Ending the embargo and encouraging further Cuban economic reforms so that the Cuban people become role models in this new era, is of the highest priority. While Raul Castro's reforms are encouraging, the larger economic pattern speaks to Cuba becoming a strategic rentier economy, like Yugoslavia in the Cold War. Cuba is playing Lula off Chavez, Beijing off Moscow, all while the U.S. is still its fifth largest trade partner. That is a recipe for economic neglect and an end result more like Haiti than Chile. We cannot afford a failed state of 11 million people 90 miles off our coast.
Such outcomes are unnecessary. We know the road to human security and well-being in Latin America. It is fundamentally an economic pathway steered by a robust, populist, social democracy. The United States needs to embrace this and lead it.
The scale of the economic challenge ahead of us is greater than anything the planet has faced in the past. The struggle between business as usual and sustainability will be fought by the concentrated power of sovereign wealth on one side and the more diffuse but more pervasive price signals from market economies on the other. Cuba's full integration into a regional economy shifting rapidly toward sustainability is essential.
The best opportunity to move the ball forward is for the next president to address the Summit of the Americas in 2009, announce that he will end the embargo against Cuba and decisively support the region towards a sustainable and inclusive future.
Photo Credit: Savvas Garovis
A New International Monetary Fund paper suggests it just might be.
The working paper, titled Ã¢â‚¬Å“Vacation Over: Implications for the Caribbean of Opening U.S.-Cuba tourism,Ã¢â‚¬Â is authored by Rafael Romeu. It can be found here.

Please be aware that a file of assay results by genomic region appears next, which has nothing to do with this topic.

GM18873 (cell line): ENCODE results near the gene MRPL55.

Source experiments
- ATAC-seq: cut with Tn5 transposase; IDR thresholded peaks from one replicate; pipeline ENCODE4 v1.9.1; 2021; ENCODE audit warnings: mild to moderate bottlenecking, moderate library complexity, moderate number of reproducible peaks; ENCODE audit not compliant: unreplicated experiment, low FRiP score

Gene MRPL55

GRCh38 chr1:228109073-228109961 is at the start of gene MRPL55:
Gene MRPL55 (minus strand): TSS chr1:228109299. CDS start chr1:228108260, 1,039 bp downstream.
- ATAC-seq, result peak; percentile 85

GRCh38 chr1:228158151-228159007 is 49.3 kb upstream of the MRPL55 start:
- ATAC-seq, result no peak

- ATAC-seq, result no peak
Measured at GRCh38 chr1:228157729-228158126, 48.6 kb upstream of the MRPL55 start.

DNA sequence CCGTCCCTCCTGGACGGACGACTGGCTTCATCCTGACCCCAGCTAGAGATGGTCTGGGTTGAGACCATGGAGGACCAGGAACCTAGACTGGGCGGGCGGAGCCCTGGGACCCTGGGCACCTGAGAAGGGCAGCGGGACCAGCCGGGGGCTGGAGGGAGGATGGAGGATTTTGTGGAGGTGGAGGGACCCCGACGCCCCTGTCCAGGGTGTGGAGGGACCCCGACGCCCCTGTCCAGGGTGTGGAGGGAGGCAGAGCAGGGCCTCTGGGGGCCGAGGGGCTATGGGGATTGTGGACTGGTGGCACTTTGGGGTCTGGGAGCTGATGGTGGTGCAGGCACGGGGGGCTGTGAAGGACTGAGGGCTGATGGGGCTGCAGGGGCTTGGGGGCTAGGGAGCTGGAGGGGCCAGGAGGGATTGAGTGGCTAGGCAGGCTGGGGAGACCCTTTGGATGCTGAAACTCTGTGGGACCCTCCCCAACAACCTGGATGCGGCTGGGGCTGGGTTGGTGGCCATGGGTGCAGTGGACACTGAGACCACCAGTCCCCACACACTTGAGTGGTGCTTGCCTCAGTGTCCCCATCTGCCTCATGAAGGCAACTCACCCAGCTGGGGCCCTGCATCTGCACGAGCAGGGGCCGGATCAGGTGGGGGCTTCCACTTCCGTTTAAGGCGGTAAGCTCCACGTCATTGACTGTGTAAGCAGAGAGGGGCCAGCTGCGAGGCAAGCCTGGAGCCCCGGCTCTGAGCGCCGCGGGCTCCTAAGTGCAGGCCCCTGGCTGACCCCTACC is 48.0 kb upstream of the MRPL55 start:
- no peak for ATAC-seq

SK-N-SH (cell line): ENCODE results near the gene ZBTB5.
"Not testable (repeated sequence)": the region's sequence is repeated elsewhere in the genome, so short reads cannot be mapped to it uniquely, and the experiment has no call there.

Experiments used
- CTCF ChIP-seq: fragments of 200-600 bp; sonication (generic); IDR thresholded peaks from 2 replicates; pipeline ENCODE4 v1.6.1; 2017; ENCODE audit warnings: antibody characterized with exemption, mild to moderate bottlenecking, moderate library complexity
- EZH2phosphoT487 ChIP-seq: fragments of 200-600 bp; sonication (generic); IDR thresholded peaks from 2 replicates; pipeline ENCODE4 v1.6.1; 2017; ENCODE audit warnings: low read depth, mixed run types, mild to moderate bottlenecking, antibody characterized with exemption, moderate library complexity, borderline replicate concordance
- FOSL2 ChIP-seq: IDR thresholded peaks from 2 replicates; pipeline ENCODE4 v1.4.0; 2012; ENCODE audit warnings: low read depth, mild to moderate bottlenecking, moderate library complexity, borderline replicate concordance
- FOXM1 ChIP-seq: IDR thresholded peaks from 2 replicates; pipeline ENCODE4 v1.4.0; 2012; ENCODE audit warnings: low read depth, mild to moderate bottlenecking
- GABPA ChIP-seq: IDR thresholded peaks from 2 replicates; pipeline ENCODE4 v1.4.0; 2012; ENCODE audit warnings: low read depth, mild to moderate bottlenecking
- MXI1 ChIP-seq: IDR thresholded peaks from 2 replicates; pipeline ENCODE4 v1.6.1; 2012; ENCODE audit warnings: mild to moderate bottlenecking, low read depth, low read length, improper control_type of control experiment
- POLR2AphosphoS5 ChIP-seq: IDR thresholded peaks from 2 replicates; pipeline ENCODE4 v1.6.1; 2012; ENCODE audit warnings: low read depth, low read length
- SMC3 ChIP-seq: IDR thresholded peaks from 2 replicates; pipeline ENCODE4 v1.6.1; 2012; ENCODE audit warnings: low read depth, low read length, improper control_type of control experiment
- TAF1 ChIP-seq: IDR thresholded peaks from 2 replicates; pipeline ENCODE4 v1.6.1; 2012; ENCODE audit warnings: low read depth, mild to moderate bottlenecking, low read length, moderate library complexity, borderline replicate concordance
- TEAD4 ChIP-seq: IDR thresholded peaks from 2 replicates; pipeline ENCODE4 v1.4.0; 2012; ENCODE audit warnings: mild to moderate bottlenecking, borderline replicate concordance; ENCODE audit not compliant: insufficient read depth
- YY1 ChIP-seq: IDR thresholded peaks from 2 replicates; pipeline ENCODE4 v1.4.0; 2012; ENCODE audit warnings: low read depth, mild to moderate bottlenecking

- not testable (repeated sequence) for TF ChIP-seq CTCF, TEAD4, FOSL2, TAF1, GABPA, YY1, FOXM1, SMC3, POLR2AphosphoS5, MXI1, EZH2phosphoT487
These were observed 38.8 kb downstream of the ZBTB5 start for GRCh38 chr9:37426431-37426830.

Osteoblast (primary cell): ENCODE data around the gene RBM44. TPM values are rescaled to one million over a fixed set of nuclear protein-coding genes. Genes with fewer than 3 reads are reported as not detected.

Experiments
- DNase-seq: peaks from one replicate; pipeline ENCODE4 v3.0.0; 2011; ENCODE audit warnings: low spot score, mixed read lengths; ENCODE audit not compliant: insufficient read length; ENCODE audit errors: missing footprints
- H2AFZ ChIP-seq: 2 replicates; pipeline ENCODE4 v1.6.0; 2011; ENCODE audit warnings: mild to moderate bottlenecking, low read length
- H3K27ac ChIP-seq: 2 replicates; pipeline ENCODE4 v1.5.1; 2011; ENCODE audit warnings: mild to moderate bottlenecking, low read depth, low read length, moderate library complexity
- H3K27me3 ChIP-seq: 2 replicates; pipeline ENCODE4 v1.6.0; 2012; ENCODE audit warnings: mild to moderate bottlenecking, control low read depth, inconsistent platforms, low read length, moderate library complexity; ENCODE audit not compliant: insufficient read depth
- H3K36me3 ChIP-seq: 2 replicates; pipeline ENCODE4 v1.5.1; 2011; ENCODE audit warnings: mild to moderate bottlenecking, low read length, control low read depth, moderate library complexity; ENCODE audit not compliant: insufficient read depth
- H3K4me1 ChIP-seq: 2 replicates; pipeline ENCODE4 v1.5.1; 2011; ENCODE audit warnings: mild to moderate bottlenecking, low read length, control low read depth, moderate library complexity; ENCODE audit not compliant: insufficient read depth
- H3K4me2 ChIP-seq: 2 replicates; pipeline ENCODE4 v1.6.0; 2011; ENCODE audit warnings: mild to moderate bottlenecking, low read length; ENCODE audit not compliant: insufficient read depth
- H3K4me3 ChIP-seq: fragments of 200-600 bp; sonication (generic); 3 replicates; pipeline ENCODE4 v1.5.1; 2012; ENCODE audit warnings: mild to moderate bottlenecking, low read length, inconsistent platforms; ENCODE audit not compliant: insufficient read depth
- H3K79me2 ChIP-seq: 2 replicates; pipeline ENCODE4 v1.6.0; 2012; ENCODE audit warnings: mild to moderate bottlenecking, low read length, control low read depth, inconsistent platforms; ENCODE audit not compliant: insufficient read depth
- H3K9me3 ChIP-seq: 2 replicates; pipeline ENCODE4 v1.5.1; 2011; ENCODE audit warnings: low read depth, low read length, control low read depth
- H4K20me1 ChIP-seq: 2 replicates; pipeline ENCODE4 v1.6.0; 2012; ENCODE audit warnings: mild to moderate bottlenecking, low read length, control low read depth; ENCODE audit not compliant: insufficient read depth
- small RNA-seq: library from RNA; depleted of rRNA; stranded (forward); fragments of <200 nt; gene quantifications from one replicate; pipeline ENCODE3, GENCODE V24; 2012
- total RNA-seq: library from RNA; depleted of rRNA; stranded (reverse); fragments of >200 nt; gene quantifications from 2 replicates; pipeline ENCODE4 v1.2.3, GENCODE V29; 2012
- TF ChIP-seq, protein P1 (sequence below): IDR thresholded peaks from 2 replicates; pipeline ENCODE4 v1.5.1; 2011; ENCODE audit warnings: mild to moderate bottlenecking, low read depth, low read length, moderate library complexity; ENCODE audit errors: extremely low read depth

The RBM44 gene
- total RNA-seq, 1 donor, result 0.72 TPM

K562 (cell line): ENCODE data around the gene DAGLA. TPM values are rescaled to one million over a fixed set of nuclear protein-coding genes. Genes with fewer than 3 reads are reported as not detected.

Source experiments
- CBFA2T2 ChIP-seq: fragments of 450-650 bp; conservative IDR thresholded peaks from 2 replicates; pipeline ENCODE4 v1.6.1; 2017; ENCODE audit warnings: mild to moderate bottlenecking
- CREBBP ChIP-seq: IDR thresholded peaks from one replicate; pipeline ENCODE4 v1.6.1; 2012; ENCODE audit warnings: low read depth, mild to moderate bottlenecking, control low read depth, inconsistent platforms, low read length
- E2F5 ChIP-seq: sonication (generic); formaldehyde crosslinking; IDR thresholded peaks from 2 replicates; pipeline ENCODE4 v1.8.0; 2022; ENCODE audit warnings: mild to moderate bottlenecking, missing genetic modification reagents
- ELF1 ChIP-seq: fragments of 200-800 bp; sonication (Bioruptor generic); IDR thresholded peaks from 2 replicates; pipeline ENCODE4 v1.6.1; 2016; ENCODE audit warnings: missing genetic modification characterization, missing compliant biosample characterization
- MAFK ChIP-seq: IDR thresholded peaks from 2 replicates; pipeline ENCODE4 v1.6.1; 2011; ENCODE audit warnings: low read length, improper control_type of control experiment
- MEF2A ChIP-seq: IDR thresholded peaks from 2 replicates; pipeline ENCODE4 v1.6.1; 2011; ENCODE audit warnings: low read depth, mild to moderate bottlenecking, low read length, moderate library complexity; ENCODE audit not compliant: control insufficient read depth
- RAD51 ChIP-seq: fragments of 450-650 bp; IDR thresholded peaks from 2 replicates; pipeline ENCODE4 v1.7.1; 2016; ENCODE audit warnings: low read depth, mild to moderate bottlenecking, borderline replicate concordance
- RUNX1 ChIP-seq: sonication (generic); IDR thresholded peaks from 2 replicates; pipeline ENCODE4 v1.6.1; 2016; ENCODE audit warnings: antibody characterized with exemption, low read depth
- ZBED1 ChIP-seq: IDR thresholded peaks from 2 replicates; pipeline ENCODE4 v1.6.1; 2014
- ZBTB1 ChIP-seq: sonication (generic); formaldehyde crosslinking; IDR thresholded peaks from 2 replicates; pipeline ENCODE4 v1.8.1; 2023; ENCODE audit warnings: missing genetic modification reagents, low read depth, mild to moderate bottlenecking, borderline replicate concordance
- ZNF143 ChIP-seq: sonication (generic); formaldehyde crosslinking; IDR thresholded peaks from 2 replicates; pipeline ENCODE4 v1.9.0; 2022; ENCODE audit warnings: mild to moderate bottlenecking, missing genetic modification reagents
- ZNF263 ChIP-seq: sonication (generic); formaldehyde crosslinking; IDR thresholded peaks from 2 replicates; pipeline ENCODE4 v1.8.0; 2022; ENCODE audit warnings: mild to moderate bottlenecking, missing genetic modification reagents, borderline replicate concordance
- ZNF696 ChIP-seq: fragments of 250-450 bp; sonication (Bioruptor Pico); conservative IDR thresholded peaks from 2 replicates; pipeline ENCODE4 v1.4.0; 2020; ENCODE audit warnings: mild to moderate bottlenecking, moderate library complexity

Romeu projects that normalizing tourism relations between the U.S. and Cuba would lead to a 10% increase in overall travel to the Caribbean at large. The report states that the opening would lead to Ã¢â‚¬Å“seismic shiftÃ¢â‚¬Â in tourism, with U.S. travel quickly out-pacing the Cuban tourism infrastructure, leading to a spill over of travel for other islands. Cuba currently receives 1.38 million tourists per year. The study estimates between 3 and 3.5 million U.S. tourists would travel to Cuba if restrictions were opened.
Small islands with strong European ties are most likely to gain, picking up European tourists that seek new destinations: Martinique, Montserrat, Antigua and Barbuda, Barbados are all projected to receive bumps.
But the study also has some clear losers.
The projectÃ¢â‚¬â„¢s third scenario -- which is based on a model where 2/3 of travelers select Cuba over a different location in the region and where 1/3 are deemed Ã¢â‚¬Å“new Ã¢â‚¬Å“ travelers -- projects a 23% decline in the number of travelers for the U.S. Virgin Islands, a 10-15% decline for Puerto Rico, Jamaica, Cancun, Bermuda, and a 17-20% decline for Anguilla, Aruaba, and the Bahamas.
Regional governments are already concerned, reflecting the growing understanding that U.S. Cuba policy is about to shift seismically. An interesting op-ed, by Miami Herald columnist Andres Oppenheimer, suggests that negative repercussions of possible travel opening may be the driving force behind Mexican efforts to cozy up with the Havana regime.
Photo Credit: Jim Snapper
Yesterday Al Kamen had an interesting piece in the Washington Post, highlighting Congressman Lincoln Diaz-BalartÃ¢â‚¬â„¢s (R-Fla.) outcry over a planned trip of Vermont and New Hampshire Little Leaguers to Cuba next month. Diaz-Balart, in conjunction with his work as a member of the Ã¢â‚¬Å“Cuba Democracy Caucus,Ã¢â‚¬Â is trying to undermine the trip. The Congressman hauled Bisa Williams, of the State DepartmentÃ¢â‚¬â„¢s Cuban Affairs office, and Barbara Hammerle, from the Office of Foreign Assets Control, to the hill to defend their granting of a travel licenses to the group.